China

China finds ancient tomb of 'female prime minister'

The newly discovered tomb of Shangguan Wan'er, Xianyang, Shaanxi province, 11 September 2013 Image copyright AFP
Image caption No treasures or complete bones had been found at the site, reports said.

The ancient tomb of a female politician in China, described as the country's "female prime minister", has been discovered, Chinese media say.

The tomb of Shangguan Wan'er, who lived from 664-710 AD, was recently found in Shaanxi province. Archaeologists confirmed the tomb was hers this week.

She was a famous politician and poet who served empress Wu Zetian, China's first female ruler.

However, the tomb was badly damaged, reports said.

The grave was discovered near an airport in Xianyang, Shaanxi province, reports said.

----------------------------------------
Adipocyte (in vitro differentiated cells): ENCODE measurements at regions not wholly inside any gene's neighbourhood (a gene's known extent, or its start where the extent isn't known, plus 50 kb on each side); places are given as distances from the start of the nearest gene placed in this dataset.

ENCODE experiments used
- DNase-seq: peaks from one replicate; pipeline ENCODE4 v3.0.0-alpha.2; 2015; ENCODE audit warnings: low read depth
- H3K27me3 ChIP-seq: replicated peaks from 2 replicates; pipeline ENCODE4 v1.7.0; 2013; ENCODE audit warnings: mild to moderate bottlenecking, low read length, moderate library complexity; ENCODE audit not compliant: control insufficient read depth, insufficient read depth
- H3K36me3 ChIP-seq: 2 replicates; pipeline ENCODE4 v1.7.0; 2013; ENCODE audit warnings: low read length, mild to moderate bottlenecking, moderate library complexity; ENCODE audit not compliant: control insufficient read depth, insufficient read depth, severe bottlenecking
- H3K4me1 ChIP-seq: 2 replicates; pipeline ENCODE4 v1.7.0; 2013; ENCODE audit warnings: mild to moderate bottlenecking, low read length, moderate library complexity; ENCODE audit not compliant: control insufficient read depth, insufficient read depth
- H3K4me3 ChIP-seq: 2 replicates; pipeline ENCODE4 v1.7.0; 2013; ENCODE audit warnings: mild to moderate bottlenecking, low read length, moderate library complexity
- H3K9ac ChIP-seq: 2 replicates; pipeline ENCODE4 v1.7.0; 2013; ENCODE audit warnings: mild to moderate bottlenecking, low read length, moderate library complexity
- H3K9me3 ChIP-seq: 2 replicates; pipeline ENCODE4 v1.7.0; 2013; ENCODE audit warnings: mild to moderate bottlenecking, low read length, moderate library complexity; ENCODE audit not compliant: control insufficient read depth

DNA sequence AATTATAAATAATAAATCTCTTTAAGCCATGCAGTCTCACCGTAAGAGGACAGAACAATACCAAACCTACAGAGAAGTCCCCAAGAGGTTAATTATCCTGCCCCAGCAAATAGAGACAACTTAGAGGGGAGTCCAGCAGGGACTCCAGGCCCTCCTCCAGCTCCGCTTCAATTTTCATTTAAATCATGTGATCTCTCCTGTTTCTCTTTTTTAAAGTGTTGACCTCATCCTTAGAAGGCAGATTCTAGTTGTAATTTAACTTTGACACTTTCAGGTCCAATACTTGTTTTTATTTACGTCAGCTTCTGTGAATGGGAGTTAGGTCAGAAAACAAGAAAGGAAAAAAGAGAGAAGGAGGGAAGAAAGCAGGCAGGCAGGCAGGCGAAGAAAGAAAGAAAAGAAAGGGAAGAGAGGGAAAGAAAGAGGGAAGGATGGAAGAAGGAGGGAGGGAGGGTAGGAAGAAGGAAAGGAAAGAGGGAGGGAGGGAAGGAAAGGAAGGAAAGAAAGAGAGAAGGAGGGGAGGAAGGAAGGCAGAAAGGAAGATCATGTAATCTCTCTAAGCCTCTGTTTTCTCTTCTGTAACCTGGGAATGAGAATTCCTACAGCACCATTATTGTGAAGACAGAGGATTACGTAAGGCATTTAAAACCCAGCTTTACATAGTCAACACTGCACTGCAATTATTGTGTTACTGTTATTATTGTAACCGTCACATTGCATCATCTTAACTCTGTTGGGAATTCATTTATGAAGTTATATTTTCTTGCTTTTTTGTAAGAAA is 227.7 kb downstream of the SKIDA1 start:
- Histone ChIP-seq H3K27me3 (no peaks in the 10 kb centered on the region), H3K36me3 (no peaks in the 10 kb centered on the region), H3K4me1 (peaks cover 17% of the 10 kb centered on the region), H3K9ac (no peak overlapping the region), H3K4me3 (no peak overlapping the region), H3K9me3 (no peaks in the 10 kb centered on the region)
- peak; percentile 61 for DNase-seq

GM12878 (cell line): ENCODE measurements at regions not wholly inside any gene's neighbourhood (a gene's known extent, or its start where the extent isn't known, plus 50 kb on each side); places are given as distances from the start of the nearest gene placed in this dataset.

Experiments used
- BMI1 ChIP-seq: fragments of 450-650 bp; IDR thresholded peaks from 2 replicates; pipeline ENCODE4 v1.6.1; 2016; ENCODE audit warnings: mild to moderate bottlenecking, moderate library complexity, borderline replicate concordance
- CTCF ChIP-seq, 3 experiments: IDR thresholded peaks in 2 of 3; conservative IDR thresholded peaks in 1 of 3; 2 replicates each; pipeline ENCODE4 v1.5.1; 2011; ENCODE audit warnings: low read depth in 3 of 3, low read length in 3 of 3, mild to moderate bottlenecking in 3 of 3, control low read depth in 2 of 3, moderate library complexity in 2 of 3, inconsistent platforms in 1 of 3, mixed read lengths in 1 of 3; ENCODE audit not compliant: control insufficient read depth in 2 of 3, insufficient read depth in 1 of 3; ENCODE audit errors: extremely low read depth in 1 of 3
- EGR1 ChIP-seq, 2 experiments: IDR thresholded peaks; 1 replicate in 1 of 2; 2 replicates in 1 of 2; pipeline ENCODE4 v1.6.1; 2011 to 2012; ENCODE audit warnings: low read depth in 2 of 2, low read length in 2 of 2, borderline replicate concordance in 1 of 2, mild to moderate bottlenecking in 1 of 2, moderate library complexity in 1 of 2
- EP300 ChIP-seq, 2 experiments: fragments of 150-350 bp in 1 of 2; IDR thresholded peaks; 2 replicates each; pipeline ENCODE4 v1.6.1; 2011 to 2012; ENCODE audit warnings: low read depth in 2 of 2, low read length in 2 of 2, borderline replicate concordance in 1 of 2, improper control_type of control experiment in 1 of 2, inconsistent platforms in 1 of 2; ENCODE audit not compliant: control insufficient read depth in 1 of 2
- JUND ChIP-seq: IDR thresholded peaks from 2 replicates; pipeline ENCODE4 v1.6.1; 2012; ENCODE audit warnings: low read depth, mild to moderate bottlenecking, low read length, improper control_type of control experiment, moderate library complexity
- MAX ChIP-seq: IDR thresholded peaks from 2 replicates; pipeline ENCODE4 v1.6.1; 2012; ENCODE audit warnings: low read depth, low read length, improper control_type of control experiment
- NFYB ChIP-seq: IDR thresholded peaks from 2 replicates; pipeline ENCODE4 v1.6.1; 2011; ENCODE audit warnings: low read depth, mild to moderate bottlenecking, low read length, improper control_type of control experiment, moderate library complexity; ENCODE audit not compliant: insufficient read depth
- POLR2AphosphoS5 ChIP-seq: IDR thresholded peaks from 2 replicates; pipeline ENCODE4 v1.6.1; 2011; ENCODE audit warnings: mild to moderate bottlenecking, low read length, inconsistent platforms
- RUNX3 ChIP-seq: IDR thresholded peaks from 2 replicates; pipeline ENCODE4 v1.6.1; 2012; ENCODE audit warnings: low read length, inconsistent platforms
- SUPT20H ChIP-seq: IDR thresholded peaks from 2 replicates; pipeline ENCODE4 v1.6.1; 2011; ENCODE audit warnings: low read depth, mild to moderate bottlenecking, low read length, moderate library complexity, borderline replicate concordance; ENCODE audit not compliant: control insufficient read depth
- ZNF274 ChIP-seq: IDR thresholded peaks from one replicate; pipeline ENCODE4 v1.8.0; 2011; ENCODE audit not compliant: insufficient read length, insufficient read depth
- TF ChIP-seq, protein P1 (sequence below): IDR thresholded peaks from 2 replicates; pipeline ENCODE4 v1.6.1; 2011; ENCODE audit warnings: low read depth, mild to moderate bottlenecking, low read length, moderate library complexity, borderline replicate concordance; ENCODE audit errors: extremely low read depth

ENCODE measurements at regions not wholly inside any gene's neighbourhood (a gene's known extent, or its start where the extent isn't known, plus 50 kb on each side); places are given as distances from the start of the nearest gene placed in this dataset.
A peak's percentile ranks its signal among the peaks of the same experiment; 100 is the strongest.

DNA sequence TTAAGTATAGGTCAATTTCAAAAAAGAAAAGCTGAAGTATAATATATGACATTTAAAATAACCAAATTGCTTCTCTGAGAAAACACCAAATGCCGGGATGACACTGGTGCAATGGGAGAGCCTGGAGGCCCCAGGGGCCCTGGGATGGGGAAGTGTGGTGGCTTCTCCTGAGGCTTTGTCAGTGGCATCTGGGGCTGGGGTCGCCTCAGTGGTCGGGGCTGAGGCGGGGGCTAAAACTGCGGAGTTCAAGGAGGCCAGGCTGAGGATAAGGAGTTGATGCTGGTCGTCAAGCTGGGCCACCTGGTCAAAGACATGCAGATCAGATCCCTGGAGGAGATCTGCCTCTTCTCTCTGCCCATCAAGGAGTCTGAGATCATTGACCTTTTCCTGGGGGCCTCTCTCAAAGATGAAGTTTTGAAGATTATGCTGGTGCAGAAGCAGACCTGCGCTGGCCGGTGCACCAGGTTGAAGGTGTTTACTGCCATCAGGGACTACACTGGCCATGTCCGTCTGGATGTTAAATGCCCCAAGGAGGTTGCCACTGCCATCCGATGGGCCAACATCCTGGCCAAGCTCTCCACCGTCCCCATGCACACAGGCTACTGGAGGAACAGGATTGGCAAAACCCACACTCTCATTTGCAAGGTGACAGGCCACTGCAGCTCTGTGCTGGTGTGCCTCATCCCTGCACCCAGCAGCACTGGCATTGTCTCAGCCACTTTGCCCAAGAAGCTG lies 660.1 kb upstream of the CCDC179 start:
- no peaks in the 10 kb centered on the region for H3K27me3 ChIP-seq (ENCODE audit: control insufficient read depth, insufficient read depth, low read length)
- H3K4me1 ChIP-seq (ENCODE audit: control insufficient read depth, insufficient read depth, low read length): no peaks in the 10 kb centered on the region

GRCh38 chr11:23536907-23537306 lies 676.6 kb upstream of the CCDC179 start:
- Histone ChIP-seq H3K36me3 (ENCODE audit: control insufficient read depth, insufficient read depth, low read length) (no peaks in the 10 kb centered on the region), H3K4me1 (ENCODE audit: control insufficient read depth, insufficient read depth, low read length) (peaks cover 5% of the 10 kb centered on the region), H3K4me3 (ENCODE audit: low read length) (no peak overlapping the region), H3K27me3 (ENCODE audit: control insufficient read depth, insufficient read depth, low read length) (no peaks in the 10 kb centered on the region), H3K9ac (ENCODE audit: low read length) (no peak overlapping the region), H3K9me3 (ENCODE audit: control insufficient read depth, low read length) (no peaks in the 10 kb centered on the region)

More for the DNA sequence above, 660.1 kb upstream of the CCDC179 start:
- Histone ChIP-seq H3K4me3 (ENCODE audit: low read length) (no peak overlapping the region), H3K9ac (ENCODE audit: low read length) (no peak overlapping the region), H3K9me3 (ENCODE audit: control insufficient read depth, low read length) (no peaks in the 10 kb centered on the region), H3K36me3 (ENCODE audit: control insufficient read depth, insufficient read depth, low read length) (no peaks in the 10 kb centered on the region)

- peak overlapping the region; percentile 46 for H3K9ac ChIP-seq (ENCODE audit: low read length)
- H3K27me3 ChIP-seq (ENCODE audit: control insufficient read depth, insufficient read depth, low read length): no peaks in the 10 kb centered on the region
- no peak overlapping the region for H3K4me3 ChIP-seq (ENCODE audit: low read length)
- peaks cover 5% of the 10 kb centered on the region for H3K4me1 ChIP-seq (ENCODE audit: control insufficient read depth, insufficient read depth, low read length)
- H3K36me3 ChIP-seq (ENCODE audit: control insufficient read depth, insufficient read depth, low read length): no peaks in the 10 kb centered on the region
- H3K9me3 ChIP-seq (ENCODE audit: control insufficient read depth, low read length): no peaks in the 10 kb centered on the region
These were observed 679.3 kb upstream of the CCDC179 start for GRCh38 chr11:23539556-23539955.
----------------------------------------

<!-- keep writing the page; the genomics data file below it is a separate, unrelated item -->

A badly damaged epitaph on the tomb helped archaeologists confirm that the tomb was Shangguan Wan'er's, state-run news agency Xinhua reported.

Experts described the discovery as one of "major significance", even though it had been subject to "large-scale damage".

"The roof had completely collapsed, the four walls were damaged, and all the tiles on the floor had been lifted up," Geng Qinggang, an archaeology research associate in Shaanxi, told Chinese media.

"Hence, we think it must have been subject to large-scale, organised damage... quite possibly damage organised by officials," he said.

Shangguan Wan'er was a trusted aide of Wu Zetian, who ruled during China's prosperous Tang dynasty.

She was killed in a palace coup in 710 AD.

Her story has intrigued many in China, and has even inspired a TV series.

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